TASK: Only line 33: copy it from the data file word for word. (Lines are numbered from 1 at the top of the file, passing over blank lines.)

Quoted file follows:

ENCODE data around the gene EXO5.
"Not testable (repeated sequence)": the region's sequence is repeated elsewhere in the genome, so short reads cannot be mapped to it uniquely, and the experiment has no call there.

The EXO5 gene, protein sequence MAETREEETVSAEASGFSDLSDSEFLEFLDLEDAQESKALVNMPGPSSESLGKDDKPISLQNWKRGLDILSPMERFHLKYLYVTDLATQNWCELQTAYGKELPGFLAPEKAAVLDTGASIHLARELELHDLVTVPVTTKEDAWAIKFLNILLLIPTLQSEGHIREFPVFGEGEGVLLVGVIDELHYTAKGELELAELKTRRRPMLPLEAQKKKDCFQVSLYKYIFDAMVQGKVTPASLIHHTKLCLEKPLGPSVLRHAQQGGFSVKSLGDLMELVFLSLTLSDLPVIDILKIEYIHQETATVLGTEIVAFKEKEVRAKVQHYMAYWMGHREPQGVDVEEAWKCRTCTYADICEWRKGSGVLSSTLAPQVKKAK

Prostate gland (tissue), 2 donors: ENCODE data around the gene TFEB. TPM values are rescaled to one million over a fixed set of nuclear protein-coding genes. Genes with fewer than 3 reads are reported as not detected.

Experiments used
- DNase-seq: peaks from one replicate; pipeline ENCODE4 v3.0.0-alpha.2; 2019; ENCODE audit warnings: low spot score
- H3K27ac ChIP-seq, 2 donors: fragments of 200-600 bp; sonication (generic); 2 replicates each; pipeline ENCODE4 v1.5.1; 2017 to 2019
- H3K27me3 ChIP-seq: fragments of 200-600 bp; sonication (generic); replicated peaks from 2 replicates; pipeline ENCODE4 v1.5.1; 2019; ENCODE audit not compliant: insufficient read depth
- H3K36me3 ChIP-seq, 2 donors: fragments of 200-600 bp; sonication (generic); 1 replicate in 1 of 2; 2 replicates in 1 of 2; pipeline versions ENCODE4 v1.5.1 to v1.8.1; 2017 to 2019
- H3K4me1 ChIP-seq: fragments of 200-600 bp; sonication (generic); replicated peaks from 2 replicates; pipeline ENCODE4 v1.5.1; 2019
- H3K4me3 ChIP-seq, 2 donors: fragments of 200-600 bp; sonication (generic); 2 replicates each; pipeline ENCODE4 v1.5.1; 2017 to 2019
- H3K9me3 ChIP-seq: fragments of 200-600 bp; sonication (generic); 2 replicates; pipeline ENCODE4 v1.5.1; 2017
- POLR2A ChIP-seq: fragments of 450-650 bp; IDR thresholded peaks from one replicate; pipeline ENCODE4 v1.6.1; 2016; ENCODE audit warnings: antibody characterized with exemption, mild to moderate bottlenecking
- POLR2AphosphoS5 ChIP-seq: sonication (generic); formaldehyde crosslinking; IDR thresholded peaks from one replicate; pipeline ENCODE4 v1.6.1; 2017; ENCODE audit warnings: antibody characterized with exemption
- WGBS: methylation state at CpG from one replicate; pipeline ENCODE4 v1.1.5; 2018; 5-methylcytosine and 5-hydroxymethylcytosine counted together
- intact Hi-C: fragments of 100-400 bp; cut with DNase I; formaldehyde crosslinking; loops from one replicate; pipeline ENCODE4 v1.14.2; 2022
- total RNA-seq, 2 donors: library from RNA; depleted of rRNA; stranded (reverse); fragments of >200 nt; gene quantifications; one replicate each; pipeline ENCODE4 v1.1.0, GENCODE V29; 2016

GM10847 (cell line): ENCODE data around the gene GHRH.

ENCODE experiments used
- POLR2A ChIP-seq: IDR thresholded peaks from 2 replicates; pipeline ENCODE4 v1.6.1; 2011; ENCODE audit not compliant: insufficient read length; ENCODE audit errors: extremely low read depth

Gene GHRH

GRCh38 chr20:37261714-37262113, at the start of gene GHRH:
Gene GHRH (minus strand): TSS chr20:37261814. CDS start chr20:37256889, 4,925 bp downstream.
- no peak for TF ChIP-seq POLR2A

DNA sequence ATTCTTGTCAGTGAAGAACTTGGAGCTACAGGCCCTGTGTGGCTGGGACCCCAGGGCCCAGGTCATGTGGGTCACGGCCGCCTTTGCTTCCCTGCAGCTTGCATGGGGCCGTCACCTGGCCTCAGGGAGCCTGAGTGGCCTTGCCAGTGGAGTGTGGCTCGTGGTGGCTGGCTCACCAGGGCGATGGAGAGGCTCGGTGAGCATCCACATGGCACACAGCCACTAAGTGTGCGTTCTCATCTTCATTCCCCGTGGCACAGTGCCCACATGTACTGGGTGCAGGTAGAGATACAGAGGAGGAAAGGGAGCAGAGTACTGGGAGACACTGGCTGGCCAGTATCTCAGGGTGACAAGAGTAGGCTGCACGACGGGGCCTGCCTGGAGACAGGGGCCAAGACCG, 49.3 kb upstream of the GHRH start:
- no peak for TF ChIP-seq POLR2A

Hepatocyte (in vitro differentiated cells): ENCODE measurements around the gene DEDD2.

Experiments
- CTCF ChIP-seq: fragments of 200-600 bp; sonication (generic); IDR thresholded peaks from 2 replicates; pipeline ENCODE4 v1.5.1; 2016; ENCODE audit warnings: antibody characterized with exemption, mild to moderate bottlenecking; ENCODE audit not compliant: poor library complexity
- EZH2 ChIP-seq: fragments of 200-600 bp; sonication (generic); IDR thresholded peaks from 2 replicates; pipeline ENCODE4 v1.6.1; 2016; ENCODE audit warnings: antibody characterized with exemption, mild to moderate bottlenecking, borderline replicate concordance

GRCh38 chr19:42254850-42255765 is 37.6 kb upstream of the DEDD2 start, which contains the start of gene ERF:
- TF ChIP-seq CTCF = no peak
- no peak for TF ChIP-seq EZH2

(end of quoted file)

- no peak for TF ChIP-seq EZH2